An interesting analysis by Jonathan Holslag from “EUobserver” shows what are the chances of Europe in a possible war with Russia, writes BGNES.
Whether Vladimir Putin will send troops to Ukraine or not, he has once again confronted Europe with the most painful reality: being too weak to defend itself, it can no longer count on the United States to come to its aid.
We are facing a reality in which Russia, although its economy is the size of Portugal’s, is capable of harassing and intimidating the continent thanks to its energy reserves and its willingness to project enormous military power.
Of course, any Russian invasion of Ukraine would cost Russia a fortune and would probably have devastating consequences for it. Invasion is unlikely to be the preferred option by President Putin. However, there is another reality in this razor blade game.
If Russia invades Ukraine, the cost to Europe will be just as devastating. This will force European gas-dependent countries to look for expensive alternatives and invest billions in infrastructure, from gas pipelines to special storage facilities. In addition, Russia remains a key export destination and supplier of resources other than oil and gas.
Think about titanium supplies! While the Kremlin has long been preparing a gradual secession from Europe, the opposite remains unthinkable for most Europeans. While a significant portion of the Russian population would support intervention in eastern Ukraine, citizens of many European countries will find it difficult to accept soldiers dying for what they consider to be a foreign, peripheral country:
Ukraine. Countless times I have heard high-ranking European business leaders sympathize with Putin’s leadership, to such an extent that one is left with the impression that they are more attracted to a strong Russian leadership than to Western liberalism.
Smoked meat Let’s be fair. If at this stage European countries have to face a major Russian ground invasion, many soldiers will turn out to be cannon fodder.
Western European ground forces have become a voluminous corps of peace, with their wheeled armored vehicles hardly suitable for combat on muddy battlefields in Eastern Europe, their firepower incomparable to Russia’s, and their command and communication infrastructure highly vulnerable. about Russia’s enormous potential for waging electronic warfare.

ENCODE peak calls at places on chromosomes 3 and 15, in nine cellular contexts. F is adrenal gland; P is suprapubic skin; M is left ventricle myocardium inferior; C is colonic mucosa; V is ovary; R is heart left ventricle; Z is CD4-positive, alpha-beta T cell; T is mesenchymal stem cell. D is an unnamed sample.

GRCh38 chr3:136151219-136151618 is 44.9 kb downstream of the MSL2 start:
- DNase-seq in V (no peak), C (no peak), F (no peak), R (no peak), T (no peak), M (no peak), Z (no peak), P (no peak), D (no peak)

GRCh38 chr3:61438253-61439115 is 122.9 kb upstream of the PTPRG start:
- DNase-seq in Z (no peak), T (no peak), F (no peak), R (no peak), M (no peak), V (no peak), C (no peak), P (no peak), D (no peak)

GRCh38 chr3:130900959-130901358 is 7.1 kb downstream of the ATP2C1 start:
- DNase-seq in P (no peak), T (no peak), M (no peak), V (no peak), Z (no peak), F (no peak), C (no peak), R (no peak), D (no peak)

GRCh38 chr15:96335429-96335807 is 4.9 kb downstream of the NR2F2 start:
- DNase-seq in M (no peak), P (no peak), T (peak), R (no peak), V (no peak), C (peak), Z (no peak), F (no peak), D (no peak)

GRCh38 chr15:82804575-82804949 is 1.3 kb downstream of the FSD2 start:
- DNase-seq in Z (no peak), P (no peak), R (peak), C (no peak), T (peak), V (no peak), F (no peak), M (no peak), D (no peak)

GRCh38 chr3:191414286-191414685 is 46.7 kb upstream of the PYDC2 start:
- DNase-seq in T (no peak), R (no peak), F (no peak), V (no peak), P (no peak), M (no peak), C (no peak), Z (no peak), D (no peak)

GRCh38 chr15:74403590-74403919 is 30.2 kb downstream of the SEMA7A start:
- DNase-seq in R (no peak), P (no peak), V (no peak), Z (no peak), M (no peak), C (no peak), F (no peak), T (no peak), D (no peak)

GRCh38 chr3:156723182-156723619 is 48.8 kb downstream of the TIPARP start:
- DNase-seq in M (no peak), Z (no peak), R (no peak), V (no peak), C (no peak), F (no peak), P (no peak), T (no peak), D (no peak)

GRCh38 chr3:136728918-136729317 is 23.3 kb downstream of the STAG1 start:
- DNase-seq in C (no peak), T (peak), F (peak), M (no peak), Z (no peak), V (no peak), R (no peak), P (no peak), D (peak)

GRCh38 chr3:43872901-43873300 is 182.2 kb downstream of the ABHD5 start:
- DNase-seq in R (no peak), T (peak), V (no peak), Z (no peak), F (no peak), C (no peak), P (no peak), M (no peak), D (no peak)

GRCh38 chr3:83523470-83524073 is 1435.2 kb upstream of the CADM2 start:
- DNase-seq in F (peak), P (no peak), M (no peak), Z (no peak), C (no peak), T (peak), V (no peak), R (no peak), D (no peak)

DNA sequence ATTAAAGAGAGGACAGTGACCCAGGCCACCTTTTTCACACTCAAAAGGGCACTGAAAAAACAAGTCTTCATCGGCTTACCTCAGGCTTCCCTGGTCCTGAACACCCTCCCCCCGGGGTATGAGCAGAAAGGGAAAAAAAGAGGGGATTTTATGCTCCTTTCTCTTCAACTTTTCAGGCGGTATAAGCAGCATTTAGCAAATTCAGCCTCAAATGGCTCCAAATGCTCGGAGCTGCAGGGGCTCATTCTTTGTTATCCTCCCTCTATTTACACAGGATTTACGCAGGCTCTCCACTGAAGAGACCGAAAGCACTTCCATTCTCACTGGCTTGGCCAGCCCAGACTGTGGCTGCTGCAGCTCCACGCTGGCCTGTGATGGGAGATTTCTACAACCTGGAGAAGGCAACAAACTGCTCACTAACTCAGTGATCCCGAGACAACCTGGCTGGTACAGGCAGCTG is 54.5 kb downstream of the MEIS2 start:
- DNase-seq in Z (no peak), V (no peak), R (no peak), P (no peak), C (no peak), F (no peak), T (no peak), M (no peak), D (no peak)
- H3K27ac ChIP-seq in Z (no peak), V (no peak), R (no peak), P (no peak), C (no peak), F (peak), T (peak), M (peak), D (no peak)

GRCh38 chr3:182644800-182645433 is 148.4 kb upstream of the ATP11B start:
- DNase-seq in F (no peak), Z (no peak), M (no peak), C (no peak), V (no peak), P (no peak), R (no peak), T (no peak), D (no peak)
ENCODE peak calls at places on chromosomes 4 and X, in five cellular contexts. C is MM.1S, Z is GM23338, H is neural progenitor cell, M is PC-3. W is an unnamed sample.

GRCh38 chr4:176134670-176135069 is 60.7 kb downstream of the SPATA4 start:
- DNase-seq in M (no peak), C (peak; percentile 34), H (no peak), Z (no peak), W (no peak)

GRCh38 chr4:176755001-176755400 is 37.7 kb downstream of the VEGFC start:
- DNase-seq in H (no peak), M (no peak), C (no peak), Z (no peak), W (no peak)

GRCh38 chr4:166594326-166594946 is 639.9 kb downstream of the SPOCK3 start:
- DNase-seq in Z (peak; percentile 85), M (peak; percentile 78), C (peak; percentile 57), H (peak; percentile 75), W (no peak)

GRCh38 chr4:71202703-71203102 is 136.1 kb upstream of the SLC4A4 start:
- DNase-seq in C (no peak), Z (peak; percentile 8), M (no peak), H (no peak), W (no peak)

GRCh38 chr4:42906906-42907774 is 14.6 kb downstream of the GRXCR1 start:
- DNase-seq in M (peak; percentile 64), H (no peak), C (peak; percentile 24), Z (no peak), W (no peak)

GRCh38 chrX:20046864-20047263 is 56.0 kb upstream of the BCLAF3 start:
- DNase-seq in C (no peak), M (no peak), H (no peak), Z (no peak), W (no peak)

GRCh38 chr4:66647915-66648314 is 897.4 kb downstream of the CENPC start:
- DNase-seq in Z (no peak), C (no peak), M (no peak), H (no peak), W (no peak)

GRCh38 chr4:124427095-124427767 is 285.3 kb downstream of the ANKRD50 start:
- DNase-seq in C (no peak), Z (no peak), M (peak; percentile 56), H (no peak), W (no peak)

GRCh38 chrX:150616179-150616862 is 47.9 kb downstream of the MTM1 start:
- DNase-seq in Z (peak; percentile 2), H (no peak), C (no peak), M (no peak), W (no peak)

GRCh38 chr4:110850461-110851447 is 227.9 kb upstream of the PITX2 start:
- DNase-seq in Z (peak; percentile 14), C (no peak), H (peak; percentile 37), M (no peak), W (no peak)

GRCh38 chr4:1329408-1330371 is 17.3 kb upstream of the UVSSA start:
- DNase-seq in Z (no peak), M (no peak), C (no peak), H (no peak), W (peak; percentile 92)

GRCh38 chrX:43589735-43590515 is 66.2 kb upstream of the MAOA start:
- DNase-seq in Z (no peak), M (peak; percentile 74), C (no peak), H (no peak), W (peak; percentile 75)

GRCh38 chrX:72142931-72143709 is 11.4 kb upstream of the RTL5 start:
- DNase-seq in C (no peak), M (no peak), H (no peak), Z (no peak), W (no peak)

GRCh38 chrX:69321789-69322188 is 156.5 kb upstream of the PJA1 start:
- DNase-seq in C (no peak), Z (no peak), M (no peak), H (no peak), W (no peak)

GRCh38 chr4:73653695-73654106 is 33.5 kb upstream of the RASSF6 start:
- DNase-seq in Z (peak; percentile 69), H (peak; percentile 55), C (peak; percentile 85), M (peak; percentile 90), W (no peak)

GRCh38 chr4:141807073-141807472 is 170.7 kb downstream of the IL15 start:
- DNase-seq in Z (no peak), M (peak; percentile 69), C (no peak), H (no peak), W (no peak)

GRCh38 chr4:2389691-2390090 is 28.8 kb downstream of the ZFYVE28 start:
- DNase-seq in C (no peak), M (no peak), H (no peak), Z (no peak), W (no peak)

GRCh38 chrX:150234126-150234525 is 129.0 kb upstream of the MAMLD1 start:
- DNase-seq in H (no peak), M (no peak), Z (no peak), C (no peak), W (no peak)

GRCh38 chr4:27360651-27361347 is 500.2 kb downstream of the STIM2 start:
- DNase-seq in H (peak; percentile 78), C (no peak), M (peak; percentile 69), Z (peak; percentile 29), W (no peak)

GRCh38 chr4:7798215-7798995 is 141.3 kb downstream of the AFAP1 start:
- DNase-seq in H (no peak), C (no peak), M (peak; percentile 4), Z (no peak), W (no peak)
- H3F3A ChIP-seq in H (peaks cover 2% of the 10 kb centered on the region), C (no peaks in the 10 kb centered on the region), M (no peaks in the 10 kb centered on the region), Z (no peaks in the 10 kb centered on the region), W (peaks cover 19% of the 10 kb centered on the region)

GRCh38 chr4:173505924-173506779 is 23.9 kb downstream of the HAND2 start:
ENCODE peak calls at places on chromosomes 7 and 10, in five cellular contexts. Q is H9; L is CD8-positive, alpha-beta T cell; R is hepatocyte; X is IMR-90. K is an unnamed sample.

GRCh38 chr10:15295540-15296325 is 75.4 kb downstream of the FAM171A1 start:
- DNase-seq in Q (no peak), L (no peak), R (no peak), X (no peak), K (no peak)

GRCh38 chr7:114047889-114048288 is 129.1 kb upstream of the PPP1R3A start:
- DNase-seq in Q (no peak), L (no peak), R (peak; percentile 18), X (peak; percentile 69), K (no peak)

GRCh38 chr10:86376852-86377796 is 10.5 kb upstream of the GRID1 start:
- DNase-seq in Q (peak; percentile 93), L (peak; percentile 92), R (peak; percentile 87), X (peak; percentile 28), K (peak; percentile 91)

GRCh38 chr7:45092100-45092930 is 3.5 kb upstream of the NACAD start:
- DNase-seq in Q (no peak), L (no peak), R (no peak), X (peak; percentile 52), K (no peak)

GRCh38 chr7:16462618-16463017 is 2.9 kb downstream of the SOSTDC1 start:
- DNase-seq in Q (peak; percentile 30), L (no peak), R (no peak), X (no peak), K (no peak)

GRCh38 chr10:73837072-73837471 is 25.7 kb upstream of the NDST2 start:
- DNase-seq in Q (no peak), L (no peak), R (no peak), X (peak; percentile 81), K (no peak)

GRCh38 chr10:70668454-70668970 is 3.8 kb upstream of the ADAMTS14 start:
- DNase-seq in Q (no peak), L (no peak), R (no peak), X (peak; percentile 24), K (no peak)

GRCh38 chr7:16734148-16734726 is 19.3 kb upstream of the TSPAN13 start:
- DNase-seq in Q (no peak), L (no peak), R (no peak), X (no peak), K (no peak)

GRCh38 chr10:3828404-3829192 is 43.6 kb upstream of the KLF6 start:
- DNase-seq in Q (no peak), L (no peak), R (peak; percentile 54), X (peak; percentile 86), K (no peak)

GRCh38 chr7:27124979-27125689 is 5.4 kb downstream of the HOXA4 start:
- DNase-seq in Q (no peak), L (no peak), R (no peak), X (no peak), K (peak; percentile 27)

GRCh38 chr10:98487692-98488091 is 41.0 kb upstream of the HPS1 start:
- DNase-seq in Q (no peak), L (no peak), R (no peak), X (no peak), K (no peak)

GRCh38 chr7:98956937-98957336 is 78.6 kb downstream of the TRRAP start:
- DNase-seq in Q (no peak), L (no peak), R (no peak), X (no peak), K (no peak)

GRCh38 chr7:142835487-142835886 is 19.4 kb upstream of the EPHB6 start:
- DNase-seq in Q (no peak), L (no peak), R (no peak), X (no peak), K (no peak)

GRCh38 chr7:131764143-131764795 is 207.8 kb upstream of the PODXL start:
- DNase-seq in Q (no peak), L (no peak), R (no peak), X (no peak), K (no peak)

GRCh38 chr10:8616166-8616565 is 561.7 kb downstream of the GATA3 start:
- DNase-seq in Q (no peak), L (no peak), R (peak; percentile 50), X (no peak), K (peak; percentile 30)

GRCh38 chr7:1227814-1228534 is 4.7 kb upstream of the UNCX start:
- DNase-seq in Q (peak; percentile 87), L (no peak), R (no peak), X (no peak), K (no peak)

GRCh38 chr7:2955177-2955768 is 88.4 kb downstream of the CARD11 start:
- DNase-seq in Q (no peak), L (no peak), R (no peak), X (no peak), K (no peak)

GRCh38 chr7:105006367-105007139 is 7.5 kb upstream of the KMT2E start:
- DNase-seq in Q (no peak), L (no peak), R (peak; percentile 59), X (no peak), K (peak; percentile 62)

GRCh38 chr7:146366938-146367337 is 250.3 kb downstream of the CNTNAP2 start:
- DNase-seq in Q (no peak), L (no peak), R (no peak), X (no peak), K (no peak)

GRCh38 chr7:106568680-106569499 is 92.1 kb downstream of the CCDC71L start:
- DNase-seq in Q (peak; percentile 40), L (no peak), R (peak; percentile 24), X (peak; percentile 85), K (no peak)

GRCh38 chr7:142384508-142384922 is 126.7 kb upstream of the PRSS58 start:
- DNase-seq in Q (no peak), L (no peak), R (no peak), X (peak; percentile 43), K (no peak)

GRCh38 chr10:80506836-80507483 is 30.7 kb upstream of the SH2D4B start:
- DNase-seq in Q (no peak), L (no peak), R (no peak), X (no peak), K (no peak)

The pursuit of ill-equipped terrorists is one thing, and facing a huge conventional army ready to sacrifice is quite another.
Sophisticated wars do not exist in Russia’s strategic vocabulary. Europe suffers from a lack of everything. Even if he tries to avoid the front line, back support will not be much.
Many countries do not have anti-tank missiles or their stockpiles of ammunition are dangerously low. Advanced fighters capable of breaking through Russia’s air defenses are still rare. The special forces, which could be a decisive asset, are stuck in Africa and are struggling to attract enough quality recruits.
The United States is slowly replenishing its arsenals with new long-range precision munitions, but will prefer to send them to the Pacific. They retain a significant conventional deterrent in Europe, including 70,000 troops, hundreds of pre-deployed armored vehicles and dozens of fighters.
However, this is not enough to counter a Russian invasion of a country like Ukraine – and Washington simply cannot afford a war with Russia now that China has become so strong. We can think endlessly about what is pushing Russia to build up a huge military presence on the border with Ukraine, about how it got here, about the fears and frustrations on both sides. What is clear, however, is that we are entering a new race in the policies of the great powers, and that Europe is coming to the start not as a strong, united team, but as a mob of primitive naive pygmies.